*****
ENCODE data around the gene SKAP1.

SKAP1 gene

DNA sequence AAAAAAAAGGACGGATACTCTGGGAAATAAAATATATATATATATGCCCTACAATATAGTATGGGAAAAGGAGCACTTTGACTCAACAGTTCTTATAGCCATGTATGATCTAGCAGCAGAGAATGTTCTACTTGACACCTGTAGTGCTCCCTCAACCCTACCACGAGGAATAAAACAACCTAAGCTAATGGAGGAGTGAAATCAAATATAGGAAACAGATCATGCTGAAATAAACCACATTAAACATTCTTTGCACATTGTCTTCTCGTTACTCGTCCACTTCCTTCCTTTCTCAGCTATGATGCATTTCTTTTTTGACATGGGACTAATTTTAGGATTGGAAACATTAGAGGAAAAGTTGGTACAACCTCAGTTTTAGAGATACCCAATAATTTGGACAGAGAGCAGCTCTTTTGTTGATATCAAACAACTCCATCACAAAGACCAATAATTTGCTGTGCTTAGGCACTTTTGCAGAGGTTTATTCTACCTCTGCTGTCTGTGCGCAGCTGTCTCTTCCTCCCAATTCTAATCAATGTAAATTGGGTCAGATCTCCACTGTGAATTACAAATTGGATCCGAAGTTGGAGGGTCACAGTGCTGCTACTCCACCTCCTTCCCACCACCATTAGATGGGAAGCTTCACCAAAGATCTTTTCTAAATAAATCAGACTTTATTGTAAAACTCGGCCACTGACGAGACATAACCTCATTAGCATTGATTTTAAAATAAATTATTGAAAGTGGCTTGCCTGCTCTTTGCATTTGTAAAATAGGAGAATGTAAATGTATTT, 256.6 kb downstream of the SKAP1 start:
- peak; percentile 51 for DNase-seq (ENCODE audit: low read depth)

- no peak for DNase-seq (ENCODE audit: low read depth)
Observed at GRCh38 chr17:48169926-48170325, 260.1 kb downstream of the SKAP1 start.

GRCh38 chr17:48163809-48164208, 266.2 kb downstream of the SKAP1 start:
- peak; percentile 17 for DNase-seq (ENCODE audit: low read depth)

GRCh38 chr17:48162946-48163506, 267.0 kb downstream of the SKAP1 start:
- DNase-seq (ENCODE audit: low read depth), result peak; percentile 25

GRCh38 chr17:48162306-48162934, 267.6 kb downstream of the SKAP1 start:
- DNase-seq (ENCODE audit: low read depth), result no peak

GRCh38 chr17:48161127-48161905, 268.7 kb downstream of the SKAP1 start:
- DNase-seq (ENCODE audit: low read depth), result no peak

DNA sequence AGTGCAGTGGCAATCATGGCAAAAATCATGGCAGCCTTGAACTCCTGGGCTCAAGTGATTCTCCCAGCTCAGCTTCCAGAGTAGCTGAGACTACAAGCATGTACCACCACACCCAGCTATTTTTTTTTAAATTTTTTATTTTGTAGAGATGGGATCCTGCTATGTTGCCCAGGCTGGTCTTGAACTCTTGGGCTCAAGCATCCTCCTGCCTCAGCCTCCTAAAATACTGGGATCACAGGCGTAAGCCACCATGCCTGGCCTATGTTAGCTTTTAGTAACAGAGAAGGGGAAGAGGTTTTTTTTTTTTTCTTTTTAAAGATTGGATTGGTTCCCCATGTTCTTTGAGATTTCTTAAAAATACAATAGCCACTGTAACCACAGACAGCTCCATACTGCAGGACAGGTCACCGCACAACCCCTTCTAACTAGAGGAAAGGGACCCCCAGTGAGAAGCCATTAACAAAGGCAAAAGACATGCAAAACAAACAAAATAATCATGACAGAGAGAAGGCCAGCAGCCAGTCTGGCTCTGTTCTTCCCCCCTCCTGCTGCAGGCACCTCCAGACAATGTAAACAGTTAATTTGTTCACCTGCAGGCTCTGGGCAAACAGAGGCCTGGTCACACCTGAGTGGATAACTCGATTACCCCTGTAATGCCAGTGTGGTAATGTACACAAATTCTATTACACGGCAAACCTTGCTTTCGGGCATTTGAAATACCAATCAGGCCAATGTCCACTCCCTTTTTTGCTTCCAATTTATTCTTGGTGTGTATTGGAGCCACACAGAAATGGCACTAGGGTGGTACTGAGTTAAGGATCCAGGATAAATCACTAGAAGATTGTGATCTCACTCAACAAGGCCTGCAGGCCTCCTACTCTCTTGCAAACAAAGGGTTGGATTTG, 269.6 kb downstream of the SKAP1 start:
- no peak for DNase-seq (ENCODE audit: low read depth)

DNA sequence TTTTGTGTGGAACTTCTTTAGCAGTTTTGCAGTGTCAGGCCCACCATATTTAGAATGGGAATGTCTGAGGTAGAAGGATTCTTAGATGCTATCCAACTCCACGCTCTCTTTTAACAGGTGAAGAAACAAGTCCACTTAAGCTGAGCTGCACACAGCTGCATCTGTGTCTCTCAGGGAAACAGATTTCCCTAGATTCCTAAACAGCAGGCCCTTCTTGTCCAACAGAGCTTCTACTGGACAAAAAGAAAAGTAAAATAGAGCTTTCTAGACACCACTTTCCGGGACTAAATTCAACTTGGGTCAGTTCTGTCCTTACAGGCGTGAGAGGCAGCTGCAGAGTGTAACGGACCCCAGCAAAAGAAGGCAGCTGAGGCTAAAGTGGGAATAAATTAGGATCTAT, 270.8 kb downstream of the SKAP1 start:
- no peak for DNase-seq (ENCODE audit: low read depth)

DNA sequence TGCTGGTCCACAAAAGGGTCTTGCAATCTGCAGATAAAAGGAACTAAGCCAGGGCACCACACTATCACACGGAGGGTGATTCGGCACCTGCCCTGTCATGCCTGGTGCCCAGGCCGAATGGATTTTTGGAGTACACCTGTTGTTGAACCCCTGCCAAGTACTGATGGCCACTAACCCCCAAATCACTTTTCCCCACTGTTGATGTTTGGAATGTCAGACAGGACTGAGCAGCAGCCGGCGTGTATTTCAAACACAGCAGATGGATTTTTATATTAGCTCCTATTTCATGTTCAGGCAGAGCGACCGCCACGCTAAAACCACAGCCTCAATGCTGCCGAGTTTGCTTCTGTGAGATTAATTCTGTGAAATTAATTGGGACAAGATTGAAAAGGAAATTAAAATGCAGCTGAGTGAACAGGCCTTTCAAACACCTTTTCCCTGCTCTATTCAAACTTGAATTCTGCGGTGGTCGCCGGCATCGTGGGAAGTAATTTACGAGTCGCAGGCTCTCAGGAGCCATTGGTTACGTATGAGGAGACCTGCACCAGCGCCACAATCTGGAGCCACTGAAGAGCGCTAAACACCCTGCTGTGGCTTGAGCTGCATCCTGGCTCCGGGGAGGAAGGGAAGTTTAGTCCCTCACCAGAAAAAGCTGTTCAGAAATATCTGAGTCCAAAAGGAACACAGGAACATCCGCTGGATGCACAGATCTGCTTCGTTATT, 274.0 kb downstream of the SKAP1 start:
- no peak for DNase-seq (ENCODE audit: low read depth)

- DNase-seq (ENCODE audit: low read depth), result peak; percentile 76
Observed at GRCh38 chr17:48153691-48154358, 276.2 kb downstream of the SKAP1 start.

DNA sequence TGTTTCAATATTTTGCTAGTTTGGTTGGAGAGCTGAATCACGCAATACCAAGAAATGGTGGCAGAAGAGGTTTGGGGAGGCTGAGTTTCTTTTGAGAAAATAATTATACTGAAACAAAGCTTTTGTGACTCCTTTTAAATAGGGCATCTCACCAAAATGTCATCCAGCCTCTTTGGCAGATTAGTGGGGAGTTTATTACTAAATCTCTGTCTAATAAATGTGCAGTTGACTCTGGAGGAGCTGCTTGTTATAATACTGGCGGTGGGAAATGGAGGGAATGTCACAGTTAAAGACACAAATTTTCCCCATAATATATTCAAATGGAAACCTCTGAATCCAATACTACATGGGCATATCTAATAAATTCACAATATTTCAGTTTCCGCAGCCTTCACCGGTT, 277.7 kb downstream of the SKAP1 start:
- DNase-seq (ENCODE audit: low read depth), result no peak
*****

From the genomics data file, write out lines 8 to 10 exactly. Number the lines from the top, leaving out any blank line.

- peak; percentile 17 for DNase-seq (ENCODE audit: low read depth)

GRCh38 chr17:48162946-48163506, 267.0 kb downstream of the SKAP1 start:
- DNase-seq (ENCODE audit: low read depth), result peak; percentile 25